A federal judge has ruled the Biden administration must resume allowing oil and gas leasing on federal land and waters, but the administration is saying it will not go down without a fight.
The Biden administration said it will appeal a court ruling allowing the leases, the latest development in a months-long battle between President Joe Biden and the oil and gas industry, even as gas prices continue to rise.
“Together, federal onshore and offshore oil and gas leasing programs are responsible for significant greenhouse gas emissions and growing climate and community impacts,” the Department of Interior said in a statement.
Biden issued an executive order on his first day in office banning new oil and gas leases on federal lands and waters.
“The United States and the world face a profound climate crisis,” the executive order said. “We have a narrow moment to pursue action at home and abroad in order to avoid the most catastrophic impacts of that crisis and to seize the opportunity that tackling climate change presents. Domestic action must go hand in hand with United States international leadership, aimed at significantly enhancing global action. Together, we must listen to science and meet the moment.”
Biden’s order sparked backlash in the industry and among states that rely heavily on oil and gas for jobs and tax revenue. More than a dozen states challenged the order in court.
Wyoming commissioned a report on the impact of the order, which found Biden’s rule would cost 350,000 jobs and $670.5 billion in GDP in Wyoming, New Mexico, Colorado, Utah, Montana, North Dakota, California and Alaska by 2040. The report also found that the moratorium would cost $639.7 billion to the nation’s GDP by the same year.
In June, a federal judge in Louisiana sided with the states.
Despite the judge’s ruling, industry leaders have complained that the Biden administration has dragged its feet in reinstating the leases.
“For six months, the Interior Department cited the Biden Ban as the reason for not holding quarterly lease sales,” said Kathleen Sgamma, president of Western Alliance, a group that represents more than 200 companies in the industry. “In the two months since the ban was overturned by a federal judge, department officials have ducked questions from lawmakers, media, and industry about when lease sales would resume. Now that the Interior Department has missed the deadline to hold any sales before October, it’s crystal clear there is no intention of complying with the judge’s order. At a recent Senate hearing, Interior Sec. Haaland admitted the president’s ‘ban on new leasing is still in place.’ Meanwhile, the Biden Administration has spent the summer lobbying OPEC and Russia to increase oil production.”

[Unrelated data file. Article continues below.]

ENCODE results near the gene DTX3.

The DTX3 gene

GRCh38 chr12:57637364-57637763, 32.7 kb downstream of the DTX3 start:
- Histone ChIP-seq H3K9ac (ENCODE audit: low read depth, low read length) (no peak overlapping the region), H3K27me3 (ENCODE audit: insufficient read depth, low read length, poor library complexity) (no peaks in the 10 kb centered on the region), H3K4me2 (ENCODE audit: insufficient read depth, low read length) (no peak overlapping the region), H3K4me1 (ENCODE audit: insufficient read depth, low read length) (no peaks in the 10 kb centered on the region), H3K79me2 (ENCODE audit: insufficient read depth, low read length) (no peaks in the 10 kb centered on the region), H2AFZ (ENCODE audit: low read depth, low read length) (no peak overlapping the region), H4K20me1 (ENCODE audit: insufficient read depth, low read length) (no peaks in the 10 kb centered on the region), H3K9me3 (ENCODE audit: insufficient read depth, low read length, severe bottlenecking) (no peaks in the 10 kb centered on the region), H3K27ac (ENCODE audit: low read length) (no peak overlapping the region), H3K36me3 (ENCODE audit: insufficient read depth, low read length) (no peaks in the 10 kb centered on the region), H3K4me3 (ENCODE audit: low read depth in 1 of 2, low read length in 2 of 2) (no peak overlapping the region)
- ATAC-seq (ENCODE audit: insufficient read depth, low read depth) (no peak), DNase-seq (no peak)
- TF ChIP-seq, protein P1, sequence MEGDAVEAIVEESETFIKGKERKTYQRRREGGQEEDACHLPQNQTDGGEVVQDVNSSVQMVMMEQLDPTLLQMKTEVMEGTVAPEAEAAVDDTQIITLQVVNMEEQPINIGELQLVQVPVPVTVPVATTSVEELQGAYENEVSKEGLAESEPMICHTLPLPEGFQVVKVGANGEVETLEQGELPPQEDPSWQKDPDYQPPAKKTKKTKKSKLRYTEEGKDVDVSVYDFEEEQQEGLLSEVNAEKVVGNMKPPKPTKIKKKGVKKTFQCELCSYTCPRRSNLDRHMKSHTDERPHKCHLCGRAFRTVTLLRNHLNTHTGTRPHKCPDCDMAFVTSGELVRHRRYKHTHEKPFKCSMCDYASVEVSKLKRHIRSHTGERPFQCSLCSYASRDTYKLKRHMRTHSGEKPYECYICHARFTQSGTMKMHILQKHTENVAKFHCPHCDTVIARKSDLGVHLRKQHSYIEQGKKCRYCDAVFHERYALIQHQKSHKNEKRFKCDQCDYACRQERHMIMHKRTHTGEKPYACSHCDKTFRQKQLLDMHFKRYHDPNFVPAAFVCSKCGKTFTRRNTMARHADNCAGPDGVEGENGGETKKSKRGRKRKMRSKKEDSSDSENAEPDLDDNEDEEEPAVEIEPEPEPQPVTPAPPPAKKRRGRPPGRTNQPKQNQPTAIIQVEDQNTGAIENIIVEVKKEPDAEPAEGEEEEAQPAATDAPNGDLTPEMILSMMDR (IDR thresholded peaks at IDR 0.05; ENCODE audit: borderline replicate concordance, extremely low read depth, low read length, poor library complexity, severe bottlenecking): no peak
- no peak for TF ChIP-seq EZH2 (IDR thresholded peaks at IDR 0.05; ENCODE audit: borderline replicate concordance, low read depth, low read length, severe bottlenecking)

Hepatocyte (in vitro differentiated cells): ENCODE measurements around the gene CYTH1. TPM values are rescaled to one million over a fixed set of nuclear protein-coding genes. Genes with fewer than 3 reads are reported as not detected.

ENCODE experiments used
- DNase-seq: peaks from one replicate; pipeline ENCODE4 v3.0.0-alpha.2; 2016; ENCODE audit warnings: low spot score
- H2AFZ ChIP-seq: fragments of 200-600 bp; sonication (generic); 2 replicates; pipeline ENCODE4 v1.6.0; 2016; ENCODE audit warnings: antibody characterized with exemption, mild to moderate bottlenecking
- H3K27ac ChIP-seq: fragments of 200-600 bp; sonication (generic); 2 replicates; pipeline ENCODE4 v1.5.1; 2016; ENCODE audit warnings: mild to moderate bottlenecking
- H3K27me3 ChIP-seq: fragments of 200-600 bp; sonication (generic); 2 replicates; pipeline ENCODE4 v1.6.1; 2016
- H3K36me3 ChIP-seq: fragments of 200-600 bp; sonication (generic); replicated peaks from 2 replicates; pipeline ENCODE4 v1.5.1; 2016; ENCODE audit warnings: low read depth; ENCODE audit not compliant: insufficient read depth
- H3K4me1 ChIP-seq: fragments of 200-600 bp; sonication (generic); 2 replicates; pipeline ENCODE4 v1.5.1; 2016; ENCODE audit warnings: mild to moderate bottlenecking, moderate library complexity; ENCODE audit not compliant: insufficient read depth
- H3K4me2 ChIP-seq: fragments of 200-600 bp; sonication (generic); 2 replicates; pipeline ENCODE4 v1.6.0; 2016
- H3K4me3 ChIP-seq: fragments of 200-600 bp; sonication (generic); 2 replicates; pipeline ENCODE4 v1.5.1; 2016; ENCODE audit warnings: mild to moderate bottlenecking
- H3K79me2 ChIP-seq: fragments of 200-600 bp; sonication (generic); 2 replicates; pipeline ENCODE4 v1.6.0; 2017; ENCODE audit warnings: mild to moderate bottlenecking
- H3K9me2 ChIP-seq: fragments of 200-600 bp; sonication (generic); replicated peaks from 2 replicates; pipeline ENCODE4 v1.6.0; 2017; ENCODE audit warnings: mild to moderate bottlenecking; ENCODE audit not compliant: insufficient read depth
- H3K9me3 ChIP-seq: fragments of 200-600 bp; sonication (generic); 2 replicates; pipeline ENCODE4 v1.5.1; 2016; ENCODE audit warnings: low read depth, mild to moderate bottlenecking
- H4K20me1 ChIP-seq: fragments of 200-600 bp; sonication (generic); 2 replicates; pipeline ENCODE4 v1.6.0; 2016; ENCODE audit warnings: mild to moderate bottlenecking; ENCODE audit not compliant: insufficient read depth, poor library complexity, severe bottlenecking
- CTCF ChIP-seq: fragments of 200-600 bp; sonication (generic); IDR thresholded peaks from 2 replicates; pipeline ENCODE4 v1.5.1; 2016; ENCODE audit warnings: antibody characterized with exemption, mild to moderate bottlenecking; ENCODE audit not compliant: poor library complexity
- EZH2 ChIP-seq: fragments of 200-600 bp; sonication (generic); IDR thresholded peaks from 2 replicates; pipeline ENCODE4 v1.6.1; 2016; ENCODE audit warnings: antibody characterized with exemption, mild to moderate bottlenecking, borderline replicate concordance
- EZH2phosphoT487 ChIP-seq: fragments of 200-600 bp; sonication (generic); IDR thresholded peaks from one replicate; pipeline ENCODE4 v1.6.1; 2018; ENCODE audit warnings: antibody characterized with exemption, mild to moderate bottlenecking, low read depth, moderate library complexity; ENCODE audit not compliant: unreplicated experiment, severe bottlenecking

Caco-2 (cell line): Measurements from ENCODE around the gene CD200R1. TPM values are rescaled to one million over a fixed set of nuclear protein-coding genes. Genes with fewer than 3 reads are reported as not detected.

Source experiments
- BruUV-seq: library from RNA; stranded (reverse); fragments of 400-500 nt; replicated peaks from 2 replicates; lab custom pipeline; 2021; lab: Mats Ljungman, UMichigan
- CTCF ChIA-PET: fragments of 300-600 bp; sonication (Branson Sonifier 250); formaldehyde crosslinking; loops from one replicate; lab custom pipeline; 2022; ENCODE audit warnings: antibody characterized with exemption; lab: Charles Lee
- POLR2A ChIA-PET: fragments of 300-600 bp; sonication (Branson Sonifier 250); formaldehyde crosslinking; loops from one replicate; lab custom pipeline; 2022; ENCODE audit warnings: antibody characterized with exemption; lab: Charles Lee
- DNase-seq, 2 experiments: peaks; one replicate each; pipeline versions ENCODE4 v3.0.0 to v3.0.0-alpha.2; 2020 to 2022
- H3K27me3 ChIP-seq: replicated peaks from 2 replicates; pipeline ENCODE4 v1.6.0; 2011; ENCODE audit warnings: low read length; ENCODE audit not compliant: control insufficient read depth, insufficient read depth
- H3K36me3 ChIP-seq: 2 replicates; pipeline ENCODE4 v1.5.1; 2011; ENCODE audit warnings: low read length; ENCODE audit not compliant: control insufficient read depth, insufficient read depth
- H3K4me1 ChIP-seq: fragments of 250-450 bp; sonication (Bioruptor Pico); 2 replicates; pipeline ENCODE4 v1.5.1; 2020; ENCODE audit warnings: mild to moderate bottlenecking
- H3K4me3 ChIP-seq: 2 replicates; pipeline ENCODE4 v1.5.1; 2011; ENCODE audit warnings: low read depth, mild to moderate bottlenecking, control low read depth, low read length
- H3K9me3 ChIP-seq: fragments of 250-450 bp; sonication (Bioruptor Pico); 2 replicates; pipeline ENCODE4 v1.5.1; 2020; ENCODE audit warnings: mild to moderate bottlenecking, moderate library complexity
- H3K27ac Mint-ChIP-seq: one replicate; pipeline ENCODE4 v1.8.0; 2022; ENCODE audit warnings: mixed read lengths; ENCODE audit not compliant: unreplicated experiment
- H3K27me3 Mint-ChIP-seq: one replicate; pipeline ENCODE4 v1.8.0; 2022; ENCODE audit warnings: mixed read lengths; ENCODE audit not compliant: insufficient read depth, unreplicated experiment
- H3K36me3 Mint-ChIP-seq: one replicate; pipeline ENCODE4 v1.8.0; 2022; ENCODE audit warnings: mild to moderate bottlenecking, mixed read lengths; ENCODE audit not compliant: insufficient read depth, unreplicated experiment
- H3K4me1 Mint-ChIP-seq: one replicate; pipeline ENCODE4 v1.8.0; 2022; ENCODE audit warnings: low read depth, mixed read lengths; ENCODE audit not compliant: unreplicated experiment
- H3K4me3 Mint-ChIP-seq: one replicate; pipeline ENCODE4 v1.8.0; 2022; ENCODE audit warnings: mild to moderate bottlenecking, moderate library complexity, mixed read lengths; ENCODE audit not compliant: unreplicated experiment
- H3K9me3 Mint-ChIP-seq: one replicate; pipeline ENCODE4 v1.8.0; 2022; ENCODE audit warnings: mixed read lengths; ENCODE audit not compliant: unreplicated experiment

The decision comes as gas prices have continued to rise in recent months. According to the Bureau of Labor Statistics, gas prices have risen 19% nationwide in the last 12 months.
“Someone needs to explain how it makes any sense for President Biden to beg other countries for more oil while requiring a federal judge’s order to do the same within the United States,” said Larry Behrens of Power the Future, an energy workers advocacy group. “The fact that the Interior Department will appeal this ruling makes it clear: the Biden Administration prioritizes radical environmentalists first and America’s working families last. If Joe Biden wants gas prices to fall, he needs to get out of the way and let America’s energy workers get back on the job.”
The Biden administration recently called for more overseas drilling to keep gas prices down.
“Higher gasoline costs, if left unchecked, risk harming the ongoing global recovery,” National Security Advisor Jake Sullivan said in an official White House statement. “The price of crude oil has been higher than it was at the end of 2019, before the onset of the pandemic.”
That statement sparked outrage among domestic oil producers. Now, Biden is appealing the court order requiring the administration to allow new leases.
“At the same time it’s encouraging foreign oil production, the Biden Administration is preventing American production and helping drive up the price Americans pay at the pump,” Sgamma added.
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